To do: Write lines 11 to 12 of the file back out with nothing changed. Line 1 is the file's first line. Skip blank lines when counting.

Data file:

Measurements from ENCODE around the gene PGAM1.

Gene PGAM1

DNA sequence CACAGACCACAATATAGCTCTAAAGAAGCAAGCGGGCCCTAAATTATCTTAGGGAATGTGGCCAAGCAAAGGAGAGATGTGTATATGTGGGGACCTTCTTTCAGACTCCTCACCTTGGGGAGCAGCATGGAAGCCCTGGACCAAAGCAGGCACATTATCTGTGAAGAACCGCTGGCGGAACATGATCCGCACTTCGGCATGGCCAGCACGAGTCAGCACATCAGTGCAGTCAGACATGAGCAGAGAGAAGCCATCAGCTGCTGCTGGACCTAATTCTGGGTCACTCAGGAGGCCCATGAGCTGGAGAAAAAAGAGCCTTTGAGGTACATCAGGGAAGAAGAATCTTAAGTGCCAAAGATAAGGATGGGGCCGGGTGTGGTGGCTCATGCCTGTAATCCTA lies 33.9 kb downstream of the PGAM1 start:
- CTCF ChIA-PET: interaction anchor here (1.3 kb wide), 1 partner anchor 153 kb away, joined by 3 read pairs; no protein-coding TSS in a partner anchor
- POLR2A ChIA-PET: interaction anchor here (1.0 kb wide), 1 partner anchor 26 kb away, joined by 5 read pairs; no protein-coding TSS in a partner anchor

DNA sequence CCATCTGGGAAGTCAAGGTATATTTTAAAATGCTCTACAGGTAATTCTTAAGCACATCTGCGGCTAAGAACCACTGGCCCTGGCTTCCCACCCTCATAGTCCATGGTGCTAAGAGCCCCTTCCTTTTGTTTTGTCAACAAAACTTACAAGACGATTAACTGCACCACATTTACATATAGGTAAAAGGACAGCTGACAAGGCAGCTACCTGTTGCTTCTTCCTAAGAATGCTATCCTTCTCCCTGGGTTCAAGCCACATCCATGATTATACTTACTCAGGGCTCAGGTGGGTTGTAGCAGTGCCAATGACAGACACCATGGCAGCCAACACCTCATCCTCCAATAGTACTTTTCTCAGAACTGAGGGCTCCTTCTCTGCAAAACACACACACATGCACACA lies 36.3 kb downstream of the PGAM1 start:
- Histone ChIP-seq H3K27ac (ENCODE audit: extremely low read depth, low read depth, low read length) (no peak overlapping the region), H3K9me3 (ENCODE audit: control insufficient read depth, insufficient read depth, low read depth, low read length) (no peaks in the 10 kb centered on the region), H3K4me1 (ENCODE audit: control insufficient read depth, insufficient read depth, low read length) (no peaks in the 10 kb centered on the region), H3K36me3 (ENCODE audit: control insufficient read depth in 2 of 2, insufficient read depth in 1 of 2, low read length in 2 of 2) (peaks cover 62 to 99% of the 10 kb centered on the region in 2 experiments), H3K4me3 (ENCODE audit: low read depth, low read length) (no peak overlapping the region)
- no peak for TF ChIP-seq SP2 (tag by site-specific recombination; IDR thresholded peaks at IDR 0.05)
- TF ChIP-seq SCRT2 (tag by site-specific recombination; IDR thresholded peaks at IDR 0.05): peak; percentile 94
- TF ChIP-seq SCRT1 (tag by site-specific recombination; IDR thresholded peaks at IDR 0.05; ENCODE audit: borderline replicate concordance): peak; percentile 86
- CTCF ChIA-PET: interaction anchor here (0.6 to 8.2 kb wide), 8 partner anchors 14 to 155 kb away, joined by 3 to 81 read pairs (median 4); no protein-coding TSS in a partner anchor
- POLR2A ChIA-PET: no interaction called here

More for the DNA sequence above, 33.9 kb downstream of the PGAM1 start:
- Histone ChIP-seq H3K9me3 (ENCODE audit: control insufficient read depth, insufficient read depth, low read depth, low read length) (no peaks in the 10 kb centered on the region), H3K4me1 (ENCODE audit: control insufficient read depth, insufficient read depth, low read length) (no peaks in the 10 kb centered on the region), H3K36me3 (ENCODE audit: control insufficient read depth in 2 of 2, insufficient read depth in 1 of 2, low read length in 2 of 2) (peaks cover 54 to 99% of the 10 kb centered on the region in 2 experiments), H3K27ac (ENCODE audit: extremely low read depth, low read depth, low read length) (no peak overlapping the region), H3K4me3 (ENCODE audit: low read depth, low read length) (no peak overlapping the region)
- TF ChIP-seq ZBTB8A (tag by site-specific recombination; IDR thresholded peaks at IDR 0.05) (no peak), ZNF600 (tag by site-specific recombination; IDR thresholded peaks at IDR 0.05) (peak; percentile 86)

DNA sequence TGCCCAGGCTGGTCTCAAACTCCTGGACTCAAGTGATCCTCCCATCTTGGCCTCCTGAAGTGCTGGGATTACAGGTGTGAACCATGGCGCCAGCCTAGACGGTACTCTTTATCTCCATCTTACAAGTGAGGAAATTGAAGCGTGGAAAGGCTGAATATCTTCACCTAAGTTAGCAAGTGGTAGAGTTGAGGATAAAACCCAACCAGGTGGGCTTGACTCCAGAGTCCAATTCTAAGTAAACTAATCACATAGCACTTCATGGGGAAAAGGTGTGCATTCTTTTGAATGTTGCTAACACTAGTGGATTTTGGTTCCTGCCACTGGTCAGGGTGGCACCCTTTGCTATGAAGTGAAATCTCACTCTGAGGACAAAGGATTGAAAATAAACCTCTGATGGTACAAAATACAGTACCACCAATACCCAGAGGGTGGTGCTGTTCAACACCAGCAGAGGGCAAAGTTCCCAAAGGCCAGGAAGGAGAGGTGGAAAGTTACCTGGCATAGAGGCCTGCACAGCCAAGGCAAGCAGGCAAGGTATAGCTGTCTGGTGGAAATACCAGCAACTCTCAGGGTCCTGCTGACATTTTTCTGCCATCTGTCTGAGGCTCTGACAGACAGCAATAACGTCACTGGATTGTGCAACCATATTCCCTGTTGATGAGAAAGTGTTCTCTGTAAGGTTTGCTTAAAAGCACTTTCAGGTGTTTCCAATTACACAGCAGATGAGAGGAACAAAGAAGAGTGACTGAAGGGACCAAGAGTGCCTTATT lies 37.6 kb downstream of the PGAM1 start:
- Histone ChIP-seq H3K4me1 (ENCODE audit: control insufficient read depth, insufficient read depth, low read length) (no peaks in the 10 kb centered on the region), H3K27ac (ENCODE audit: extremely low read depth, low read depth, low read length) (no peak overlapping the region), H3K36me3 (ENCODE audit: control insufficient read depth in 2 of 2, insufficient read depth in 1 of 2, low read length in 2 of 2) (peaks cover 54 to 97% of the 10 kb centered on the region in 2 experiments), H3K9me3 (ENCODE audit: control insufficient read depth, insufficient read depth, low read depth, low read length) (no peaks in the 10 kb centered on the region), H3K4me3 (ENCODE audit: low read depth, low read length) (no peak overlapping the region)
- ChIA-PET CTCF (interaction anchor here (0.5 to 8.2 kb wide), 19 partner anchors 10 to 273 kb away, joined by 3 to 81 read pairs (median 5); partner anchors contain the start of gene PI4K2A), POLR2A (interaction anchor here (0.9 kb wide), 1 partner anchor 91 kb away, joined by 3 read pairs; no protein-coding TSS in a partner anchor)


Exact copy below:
- CTCF ChIA-PET: interaction anchor here (0.6 to 8.2 kb wide), 8 partner anchors 14 to 155 kb away, joined by 3 to 81 read pairs (median 4); no protein-coding TSS in a partner anchor
- POLR2A ChIA-PET: no interaction called here